Mean on Monday: Chance to give Tigers legacy they deserve
FIVE years ago, Gloucester City Football Club's ground was submerged in the floods that devastated our county.
Since then, they have been playing in a nomadic existence on different grounds.
For two of those years, the Gloucester City Football Club Task and Finish Group has met to get a grip on how to get the club back to its rightful home at Meadow Park.
Flood defence precautions are obviously complex and it is acknowledged the ground in Hempsted poses real problems of flood risk for the area, particularly for the businesses there and the residents.
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But you would think that a group made up of senior councillors, the Environment Agency (the flood experts) and the club could in two years ensure that the Tigers were back home where they belong.
And tomorrow evening, the city council's planning committee will be considering the latest position on the club's journey to get outline planning permission to start work on their new £5million stadium.
To me, it does seem quite extraordinary that after such a long period of deliberation, the way forward is still not clear to everyone and agreed.
It now appears the Environment Agency needs further clarity on the design and building of the flood defences at the proposed new ground.
Why at this stage, after two years of talking and something like £250,000 being spent on flood defence reports by the club, is the future of this great little club still in the balance?
With the planning committee meeting tomorrow evening, this is not a time for division in the ranks.
There appears to be huge frustration with the Environment Agency in terms of decision making and advice on the flood prevention.
There is also concern that the council has perhaps been tardy in some areas, although it is accepted that councillors are very supportive.
As the Government is inclined to say these days, we are all in this together and the blame game must certainly not be on the agenda for tomorrow's meeting.
But what must be on the agenda is a solid resolution by the councilors not to let these plans be submerged when everyone really wants a positive outcome.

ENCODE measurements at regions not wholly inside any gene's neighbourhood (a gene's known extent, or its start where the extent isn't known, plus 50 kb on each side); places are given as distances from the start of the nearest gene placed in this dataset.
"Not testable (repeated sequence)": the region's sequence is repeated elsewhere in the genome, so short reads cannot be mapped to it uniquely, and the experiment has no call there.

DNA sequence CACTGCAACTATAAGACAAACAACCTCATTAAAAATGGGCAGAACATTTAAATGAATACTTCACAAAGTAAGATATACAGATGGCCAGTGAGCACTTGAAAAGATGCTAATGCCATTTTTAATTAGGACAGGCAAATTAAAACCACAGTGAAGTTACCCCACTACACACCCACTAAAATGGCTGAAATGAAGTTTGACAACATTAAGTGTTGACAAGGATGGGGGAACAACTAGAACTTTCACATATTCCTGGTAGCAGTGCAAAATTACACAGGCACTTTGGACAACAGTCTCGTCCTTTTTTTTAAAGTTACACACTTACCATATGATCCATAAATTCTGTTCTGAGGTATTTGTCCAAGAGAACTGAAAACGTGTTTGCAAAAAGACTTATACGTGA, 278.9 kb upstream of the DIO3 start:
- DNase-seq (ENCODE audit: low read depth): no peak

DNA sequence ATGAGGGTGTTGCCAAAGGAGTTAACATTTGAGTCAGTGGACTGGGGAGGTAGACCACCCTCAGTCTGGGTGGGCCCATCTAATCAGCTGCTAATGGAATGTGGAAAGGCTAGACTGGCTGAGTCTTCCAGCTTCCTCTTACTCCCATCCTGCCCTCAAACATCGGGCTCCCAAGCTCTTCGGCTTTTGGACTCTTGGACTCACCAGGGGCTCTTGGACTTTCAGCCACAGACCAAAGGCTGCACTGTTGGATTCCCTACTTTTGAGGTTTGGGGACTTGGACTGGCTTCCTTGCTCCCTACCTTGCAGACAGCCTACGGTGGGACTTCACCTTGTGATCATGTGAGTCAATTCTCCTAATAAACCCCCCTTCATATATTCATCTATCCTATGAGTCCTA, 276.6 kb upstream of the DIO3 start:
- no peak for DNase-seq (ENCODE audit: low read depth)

Clearly, the club wish to now have a strong vote of confidence to continue their costly journey to planning permission. It just cannot be "minded to" approve their plans – it must be far stronger than that. This is no kind of solid support for our community in this Olympic year of sport.
Is it actually realistic – after two years of talking – for the main man bankrolling the club, Eamonn McGurk, who has already spent £250,000 on flood defence reports, to continue to plough money into a new stadium plan which may never become a reality?
No, it is definitely not.
It is difficult to get Eamonn to talk to me. He is not a man who puts his head over the parapet, but is persuaded to because of the importance of this project for Gloucester.
He is proud of his roots in Gloucester – he was actually born here and took over the running of the family business from his father at 19, and has built that business up to the point where the companies turn over in excess of £20million a year and employ over 300 people.
"Since becoming involved with the club in 1996, the family's spend is well in excess of £1million," he tells me as we look over the overgrown ground.
Eamonn believes that with the new stadium built, Gloucester City could be in the Football League with him as chairman.
"I think it could be very fast – I sit there quietly waiting for my chance," he said.
I believe he could and those associated with this club believe so too.
The city councillors, tomorrow evening, have the chance of giving real support to a club which can be a huge pillar of our sporting community. Just like Gloucester Rugby. They must not let that chance slip.